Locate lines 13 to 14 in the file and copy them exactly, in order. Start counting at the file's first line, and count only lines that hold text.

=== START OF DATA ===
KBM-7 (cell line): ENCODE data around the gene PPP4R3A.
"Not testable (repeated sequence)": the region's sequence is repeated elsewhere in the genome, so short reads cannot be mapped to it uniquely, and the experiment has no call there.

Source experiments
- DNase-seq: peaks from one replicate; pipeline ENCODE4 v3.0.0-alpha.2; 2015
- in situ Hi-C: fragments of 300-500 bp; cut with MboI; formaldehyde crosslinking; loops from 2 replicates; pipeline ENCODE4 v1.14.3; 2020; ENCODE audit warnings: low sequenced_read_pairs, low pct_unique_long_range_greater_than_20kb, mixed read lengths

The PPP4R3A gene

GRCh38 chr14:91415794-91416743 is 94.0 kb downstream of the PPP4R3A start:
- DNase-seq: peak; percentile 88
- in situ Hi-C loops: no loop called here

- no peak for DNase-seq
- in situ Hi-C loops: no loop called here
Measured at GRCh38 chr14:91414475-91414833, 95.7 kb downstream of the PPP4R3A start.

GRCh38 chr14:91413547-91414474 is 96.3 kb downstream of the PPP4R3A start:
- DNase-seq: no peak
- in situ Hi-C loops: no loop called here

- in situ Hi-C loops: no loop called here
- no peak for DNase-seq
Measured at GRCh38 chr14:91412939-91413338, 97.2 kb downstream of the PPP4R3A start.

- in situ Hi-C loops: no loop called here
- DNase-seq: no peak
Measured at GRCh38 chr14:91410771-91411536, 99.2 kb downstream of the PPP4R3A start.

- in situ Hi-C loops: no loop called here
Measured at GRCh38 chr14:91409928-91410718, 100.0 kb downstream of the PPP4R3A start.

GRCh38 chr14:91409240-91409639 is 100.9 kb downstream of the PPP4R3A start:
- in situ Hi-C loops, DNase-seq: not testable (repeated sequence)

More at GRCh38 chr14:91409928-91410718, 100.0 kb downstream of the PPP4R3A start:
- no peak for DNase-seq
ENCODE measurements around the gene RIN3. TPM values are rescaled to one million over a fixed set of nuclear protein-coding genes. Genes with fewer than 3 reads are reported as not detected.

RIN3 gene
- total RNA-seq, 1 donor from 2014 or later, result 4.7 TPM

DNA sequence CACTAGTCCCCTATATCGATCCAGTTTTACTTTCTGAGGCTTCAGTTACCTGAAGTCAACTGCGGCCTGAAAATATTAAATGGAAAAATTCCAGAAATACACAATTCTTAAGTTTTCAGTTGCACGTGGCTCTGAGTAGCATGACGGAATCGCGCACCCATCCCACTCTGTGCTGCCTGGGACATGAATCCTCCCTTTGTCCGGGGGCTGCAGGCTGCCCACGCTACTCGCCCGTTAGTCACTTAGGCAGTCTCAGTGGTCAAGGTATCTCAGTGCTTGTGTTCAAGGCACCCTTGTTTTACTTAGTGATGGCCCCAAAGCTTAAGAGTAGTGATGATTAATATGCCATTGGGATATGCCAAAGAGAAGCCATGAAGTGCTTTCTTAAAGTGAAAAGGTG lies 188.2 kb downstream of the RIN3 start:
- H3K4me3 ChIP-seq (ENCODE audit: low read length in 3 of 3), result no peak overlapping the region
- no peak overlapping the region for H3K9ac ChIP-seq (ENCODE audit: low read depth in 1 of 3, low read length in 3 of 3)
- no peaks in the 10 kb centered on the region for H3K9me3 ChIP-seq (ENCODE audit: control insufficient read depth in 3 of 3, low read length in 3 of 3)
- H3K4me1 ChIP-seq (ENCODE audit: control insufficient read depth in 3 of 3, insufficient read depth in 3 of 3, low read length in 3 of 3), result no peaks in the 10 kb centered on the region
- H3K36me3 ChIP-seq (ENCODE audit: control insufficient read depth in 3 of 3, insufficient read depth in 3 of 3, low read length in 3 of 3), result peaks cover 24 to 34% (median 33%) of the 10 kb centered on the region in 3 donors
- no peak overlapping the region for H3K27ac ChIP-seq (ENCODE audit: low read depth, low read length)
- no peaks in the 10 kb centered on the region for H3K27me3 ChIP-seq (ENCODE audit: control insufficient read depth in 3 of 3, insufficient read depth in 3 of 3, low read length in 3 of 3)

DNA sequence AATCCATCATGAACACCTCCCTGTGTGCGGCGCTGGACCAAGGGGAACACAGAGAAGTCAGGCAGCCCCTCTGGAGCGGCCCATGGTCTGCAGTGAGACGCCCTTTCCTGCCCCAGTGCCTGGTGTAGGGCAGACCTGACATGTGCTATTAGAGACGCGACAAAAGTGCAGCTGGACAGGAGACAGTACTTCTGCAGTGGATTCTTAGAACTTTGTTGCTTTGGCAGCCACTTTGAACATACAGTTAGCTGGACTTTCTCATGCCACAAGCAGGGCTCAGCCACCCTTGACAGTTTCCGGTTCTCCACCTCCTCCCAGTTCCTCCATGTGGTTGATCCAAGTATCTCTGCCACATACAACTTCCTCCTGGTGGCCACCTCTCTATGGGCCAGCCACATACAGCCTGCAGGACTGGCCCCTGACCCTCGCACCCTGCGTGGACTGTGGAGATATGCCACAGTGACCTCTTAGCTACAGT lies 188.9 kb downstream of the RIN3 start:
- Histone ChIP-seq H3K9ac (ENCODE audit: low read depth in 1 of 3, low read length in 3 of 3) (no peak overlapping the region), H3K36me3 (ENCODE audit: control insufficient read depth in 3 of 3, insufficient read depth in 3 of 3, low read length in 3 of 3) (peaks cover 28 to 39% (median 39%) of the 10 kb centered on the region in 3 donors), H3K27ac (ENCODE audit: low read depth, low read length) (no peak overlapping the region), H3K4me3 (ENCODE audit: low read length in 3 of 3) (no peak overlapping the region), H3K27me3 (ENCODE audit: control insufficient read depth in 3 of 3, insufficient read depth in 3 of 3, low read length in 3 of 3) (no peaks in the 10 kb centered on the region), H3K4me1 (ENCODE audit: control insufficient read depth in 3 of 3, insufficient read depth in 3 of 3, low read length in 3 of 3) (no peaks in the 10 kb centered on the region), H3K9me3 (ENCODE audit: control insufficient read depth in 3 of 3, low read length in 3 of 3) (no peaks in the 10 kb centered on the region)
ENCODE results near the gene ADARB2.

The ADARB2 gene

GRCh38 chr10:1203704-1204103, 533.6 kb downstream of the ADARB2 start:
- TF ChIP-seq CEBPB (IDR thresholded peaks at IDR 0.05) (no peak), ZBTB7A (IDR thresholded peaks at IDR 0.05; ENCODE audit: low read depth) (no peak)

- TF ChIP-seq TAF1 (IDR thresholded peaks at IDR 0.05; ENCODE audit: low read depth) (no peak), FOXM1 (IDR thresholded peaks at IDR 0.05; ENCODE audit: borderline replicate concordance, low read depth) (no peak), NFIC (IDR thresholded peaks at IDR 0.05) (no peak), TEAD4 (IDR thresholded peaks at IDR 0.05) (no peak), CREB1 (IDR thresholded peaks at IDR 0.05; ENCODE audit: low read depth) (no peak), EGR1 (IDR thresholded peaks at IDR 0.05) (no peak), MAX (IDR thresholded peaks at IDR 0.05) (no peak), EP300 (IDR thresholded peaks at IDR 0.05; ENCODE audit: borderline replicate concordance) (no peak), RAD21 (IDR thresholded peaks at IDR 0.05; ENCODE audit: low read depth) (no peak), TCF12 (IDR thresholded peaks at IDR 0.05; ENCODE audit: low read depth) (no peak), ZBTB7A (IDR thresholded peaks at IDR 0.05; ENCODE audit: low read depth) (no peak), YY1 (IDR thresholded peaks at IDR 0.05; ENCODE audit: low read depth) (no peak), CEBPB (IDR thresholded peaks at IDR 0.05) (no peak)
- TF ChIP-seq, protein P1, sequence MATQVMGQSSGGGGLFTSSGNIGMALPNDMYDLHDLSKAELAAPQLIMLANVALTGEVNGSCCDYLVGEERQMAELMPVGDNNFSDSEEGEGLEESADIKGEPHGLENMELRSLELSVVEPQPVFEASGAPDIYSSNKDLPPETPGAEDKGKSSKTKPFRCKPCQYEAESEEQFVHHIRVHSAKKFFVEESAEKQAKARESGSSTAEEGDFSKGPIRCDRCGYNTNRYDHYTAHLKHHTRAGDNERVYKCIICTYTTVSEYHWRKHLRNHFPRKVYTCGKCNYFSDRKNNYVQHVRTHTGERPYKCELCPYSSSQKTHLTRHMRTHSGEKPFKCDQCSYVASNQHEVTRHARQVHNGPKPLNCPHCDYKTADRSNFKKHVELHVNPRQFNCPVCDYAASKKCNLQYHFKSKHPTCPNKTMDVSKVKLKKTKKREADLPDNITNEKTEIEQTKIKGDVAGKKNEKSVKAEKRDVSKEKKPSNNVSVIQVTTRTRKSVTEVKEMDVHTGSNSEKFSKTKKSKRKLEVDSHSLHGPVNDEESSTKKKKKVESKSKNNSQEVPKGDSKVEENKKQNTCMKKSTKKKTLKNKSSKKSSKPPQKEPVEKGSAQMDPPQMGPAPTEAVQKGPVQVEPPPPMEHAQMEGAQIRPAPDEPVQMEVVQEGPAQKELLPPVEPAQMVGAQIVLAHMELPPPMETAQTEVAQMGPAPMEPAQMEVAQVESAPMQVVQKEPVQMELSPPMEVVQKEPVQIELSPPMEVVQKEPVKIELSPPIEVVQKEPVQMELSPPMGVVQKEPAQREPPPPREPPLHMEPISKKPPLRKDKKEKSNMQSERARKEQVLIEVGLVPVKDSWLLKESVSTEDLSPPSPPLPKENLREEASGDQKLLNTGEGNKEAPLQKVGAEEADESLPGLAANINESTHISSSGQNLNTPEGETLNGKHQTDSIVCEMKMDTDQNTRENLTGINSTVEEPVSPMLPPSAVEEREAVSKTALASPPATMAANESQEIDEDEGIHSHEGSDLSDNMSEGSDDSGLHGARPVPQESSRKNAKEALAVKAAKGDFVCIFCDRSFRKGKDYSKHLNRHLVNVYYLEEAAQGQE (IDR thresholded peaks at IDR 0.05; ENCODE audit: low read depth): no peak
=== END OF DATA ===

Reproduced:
GRCh38 chr14:91413547-91414474 is 96.3 kb downstream of the PPP4R3A start:
- DNase-seq: no peak